You plan for a new product and many hours and dollars are put in. You are quite proud of the finished product. You execute your product and it flops. “It made sense in my head,” you quizzically say to yourself. We have all had those but-it-made-sense-in-my-head moments. At a smaller scale, it may be a bit funny. But when you’re a larger company, the flop can cost millions. User experience (UX) and usability testing are essential for mitigating the risk of these blunders.
Here are four costly but-it-made-sense-in-my-head moments experienced by companies:
Walmart’s 1.85 billion dollar blunder is well-known in the UX industry. Based on surveys to consumers, Walmart reorganized its stores to reduce clutter. The result? Walmart’s sales plummeted by $1.85 million dollars. Walmart’s mistake was that it made these decisions based on consumer surveys instead of observing consumer behavior. The questions were also leading which already primes the surveyed to answer the question in a certain way. While surveys and self-reporting methods of analyzing consumers are a good way to begin examining user experience, self-reported data is known to be one of the least reliable methods of gathering data and is only one of many factors to consider.
McDonald’s and other fast food restaurants revamped their menus to include healthier options such as healthy smoothies and gourmet sandwiches based on millennial self-reporting of food preferences. But these changes did not bring more millennial customers. These efforts flopped as it turns out millennials still prioritize value and convenience. McDonald’s could have saved significant time and expense by investing in real user research before investing in these menu changes which would help them cater to what millennials really want.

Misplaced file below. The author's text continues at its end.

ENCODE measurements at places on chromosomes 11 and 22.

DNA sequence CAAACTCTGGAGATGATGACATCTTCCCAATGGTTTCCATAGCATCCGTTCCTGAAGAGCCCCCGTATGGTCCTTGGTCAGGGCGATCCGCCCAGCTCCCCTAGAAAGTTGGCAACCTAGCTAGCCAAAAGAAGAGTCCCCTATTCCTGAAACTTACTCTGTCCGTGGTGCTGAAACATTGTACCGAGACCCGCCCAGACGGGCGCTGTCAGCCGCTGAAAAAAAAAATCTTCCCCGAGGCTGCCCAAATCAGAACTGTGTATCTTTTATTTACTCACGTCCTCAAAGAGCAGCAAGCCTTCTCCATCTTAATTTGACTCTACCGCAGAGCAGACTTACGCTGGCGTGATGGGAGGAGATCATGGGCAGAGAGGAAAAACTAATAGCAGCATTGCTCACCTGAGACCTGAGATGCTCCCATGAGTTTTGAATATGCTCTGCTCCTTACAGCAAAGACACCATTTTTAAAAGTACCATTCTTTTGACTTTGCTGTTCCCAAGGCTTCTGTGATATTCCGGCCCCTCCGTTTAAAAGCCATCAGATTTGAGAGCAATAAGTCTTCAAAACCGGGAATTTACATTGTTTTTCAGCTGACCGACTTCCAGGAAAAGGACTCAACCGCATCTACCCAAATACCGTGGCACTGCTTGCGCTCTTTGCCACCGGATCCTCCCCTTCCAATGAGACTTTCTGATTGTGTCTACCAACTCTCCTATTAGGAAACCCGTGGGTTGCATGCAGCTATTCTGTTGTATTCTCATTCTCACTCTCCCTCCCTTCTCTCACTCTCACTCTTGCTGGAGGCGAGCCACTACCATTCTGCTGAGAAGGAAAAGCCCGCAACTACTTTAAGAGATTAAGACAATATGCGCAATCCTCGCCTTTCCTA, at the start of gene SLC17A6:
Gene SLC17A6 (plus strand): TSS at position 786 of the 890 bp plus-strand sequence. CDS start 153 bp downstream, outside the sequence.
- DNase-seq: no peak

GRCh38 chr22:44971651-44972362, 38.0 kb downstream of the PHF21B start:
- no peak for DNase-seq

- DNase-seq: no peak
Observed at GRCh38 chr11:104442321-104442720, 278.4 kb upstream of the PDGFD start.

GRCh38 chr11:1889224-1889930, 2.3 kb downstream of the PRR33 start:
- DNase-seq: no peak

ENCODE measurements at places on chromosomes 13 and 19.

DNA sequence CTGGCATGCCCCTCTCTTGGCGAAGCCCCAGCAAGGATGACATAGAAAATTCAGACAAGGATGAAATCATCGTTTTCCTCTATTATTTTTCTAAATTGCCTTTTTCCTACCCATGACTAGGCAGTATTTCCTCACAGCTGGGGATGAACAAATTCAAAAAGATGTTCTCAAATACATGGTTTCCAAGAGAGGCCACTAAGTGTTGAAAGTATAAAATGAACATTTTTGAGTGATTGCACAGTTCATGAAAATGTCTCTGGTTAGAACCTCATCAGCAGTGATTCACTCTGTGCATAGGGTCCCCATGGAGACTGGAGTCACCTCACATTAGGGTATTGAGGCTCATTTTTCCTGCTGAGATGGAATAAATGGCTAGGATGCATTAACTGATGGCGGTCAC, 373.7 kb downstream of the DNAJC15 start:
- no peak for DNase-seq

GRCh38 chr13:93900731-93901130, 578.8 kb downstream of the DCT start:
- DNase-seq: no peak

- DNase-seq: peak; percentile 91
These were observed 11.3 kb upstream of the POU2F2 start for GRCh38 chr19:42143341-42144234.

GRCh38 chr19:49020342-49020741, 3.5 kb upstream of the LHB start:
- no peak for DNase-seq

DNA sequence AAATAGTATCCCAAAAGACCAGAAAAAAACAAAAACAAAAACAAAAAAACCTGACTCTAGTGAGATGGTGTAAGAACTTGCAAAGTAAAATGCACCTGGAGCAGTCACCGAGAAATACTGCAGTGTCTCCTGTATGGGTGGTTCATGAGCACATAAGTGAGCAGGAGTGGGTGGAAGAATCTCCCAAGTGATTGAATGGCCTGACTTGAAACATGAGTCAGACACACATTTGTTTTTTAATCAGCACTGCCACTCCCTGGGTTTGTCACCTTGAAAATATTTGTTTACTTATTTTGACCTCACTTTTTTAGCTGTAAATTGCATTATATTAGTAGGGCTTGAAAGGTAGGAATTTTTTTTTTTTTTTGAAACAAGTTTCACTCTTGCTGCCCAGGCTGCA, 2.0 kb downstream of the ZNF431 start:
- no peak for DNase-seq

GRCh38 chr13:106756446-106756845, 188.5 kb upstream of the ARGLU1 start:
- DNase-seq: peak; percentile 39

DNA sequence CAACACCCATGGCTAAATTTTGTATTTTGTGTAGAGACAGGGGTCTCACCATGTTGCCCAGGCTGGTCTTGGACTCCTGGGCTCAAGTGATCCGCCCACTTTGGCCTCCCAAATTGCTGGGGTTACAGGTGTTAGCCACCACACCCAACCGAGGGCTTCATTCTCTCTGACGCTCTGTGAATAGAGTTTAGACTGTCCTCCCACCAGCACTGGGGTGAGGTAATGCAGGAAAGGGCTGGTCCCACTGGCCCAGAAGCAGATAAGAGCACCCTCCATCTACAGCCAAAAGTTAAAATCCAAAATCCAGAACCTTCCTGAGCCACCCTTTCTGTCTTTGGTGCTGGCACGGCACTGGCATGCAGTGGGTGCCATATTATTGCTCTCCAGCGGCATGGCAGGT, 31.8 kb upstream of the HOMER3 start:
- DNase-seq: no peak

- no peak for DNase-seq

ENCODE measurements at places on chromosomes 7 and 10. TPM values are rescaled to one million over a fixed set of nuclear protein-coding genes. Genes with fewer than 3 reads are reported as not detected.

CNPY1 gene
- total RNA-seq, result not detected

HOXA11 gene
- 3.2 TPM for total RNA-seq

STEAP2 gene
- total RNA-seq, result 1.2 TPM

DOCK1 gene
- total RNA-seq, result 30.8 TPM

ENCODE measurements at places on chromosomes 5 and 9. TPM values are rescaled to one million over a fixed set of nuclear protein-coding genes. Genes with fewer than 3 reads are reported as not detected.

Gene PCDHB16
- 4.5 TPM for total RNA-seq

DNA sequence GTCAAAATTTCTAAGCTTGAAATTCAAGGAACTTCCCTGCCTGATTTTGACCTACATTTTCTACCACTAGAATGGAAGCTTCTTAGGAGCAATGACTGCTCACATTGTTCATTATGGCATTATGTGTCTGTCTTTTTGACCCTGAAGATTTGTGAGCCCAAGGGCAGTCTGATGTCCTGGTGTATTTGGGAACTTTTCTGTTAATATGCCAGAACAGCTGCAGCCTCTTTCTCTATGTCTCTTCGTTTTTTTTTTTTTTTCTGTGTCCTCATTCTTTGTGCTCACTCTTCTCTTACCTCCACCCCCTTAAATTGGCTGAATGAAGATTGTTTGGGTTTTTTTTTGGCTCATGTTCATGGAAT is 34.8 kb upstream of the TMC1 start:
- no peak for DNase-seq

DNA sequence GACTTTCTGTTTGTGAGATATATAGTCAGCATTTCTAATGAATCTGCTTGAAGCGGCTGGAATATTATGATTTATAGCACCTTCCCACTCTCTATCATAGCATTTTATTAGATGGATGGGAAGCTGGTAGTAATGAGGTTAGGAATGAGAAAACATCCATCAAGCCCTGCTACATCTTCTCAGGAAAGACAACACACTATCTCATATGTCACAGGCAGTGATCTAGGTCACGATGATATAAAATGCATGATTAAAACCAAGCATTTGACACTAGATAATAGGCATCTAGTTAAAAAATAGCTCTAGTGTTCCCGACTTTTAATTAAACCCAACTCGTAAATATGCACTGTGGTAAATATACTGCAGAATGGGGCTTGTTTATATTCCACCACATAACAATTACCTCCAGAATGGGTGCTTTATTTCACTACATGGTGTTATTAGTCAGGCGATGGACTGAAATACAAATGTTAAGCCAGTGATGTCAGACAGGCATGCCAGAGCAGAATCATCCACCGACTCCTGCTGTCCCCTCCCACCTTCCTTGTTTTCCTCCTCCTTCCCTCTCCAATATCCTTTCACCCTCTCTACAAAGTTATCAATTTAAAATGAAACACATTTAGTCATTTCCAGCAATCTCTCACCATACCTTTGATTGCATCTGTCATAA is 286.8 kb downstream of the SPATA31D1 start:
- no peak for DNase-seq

3. The Medical Industry
According to a recent study, physicians spend about half their time doing paperwork. This is not only inefficient use of physicians’ time and training, patients’ time is also being wasted. Of the reasons cited for this colossal waste of time, two involve usability / UX principles. Namely, the medical forms and software are not user-friendly and information workflows are extremely inefficient. Additionally, the current design of medical software often make it prohibitively difficult to navigate, resulting in critical information being missed and patients being seriously injured or dying.
4. Fiat Chrysler
As if losing millions is not bad enough, people have almost literally been killed because of some pretty bad made-sense-in-my-head moments. In 2016, Fiat Chrysler had to recall more than 1.1 million cars due to its confusing gear shift. Drivers were confused by Chrysler’s gear shift indications resulting in some roll-away incidents which may have led to some serious injuries.
The takeaways from the above examples are many but we can highlight a few:
- Do not rely on self-reported data. People not only lie on surveys but often unknowingly lie to themselves. It is critical to understand and leverage other more reliable methods for building user requirements and preferences.
- Run a “dress rehearsal” with usability testing. Whenever possible, to best account for environmental variables, make sure that the testing is conducted in the users’ natural environments in order to account for all possible real-world influences.
- And be careful to not assume that just because it makes sense in your head, it’ll make sense in someone else’s.
Abdul has helped over 40 Fortune 500 companies make informed user-centered design decisions through evidence-based user research and UX best practices. As an Adjunct Professor, Abdul has taught in DePaul University’s graduate UX programs and for nine other universities.